Shooting a sunset motion timelapse is more difficult than it may sound. There are a number of aspects that go into making one that is really awesome. And just as in everything else, with a lot of parameters involved, it’s probable that something will go wrong. Morten Rustad shared this wonderful tutorial to get you off to a successful start:
The most important thing to keep in mind when shooting a sunset timelapse is finding the right location. Ideally, the location should be without any distractions and give you an unhindered view of the setting sun.
The best way to plan your sunset timelapse is to know in advance the time when the sunset will take place and the path of the sun leading up to the moment. There are many tools to plan this, Google Earth being one of them.
On location you can use augmented reality apps to help you get a better idea of the sun’s path. Apps like PhotoHill can accurately predict the timing of the golden hour and blue hour.
Make sure to pack as lightly as possible. Some of the best photo locations are also the most difficult to reach. This means you will have to hike up treacherous terrain. Packing light and only carrying the most essential tools lets you cope with the strenuous journeys a little more easily.
Rustad packs only his camera, one lens, tripod, ball head, filter, and a Syrp Genie Mini. The Syrp Genie Mini acts as a motion controller and an intervalometer rolled into one. He also packs a battery grip to extend the shooting time of his camera. He uses a Sony a7R II with a Sony 16–35mm lens.
The high resolution full-frame camera paired with the sharp wide angle lens is the perfect tool for shooting sunsets in stunning high resolution.
Aspect Ratio and Composition
Note the aspect ratio that you are shooting in and the aspect ratio of the final timelapse. Your camera is probably going to shoot in at 3:2 and the aspect ratio of the final timelapse will be 16:9. This means much of the top and the bottom of the frame will be cropped.
Pay attention to the composition. Rustad suggest using the Rule of Thirds. He also suggests keeping the sky in the upper third of the frame and the sun slightly to a side, not exactly coinciding with one of the intersecting points. Using this technique means you will need to find some interesting foreground elements, as well.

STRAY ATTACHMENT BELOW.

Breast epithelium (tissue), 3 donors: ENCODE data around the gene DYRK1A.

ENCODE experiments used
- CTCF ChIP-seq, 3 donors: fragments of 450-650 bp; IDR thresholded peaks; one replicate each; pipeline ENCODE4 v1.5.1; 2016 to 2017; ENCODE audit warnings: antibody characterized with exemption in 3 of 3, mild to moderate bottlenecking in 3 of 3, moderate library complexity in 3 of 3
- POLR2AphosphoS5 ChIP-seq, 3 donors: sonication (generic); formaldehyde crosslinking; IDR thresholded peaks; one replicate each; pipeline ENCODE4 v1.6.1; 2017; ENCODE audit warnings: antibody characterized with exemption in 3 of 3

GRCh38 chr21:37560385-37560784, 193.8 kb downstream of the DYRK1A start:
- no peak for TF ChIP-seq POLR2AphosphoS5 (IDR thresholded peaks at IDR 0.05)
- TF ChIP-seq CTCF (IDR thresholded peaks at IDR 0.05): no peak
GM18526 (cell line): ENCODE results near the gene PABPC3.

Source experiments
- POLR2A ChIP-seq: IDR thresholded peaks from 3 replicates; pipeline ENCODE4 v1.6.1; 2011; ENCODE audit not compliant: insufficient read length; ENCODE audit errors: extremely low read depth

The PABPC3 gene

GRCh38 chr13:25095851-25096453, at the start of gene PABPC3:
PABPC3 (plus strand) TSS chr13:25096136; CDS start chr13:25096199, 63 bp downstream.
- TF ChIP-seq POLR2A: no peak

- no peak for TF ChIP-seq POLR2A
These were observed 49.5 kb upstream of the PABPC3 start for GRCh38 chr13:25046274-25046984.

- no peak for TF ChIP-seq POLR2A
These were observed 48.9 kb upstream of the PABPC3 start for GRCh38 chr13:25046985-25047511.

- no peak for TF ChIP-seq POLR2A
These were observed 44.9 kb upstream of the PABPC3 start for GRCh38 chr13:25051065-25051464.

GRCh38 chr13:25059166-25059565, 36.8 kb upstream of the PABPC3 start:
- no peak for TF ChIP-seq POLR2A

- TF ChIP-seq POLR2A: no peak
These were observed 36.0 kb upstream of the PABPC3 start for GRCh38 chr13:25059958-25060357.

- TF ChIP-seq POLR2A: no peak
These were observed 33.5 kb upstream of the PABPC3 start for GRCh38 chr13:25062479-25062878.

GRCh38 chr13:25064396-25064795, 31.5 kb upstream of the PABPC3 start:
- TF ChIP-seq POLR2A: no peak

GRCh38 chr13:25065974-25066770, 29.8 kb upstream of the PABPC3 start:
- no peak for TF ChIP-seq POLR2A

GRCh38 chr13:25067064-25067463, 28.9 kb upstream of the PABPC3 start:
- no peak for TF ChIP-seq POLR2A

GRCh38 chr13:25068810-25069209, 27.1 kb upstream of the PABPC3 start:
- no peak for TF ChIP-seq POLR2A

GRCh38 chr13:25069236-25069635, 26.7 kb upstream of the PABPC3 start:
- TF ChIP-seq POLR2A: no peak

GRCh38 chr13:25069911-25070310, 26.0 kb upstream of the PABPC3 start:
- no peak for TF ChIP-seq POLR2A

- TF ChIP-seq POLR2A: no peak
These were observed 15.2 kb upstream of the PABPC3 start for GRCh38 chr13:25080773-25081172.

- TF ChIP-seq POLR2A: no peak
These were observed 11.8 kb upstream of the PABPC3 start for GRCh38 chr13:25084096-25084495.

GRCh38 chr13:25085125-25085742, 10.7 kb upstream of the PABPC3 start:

Now’s the tough bit. How to set the camera’s exposure. During sunsets, lighting conditions change rapidly. There are different methods of compensating for these changing lighting conditions. Rustad uses a tried and tested method. He adjusts the ISO manually to keep the exposures ‘constant’. This allows him to maintain a long, constant shutter speed.
The basic camera settings are 8 seconds, f/9, and ISO 100. ISO obviously changes as the light goes darker. Focus is set to manual. As a general practice, Rustad loves to keep his images underexposed by about one stop. This allows him to retain the details in the highlights. Shadows are more easily lifted than recover details from blown out highlights.
Make it a point to look at the back of the camera at regular intervals. As the exposure starts to get too dark, adjust the ISO manually. Make sure that you don’t dial an ISO number higher than your camera can manage.
It’s time now to set the exposure parameters. You would want to have a timelapse video which lasts for the entire duration of the sunset. Rustad uses the PhotoPills app to predict the exact movement of the sun’s path.
The next step is to set the Syrp Genie Mini. Taking the Earth’s rotation at 15 degrees every hour, Rustad sets the rotation at 30 degrees. The interval time between each shots was set to 15 seconds—enough for the shot to be taken and the Genie Mini to move into the shot.
Import the images to Lightroom and LRTimelapse. The key frames are the ones where you adjusted the ISO manually. Select a frame immediately before and after for each adjustment. Save and import the metadata to Lightroom.
Make Lightroom only show the rated photos. Adjust the exposure of the photos and make sure that the exposures of the pairs of photos where the ISO changes happen are in sync. Import the images back to LRTimelapse. Click on Auto Transition and save again. Deflicker if necessary. Save and import to Lightroom again and export the files.
Your image sequence is now ready to be imported to Adobe Premiere for the final steps.
Good luck on filming your first sunset timelapse!
For further training, deal ending soon: The Ultimate Photography Bundle 2018
Like This Article?
Don’t Miss The Next One!
Join over 100,000 photographers of all experience levels who receive our free photography tips and articles to stay current:
Article source: PictureCorrect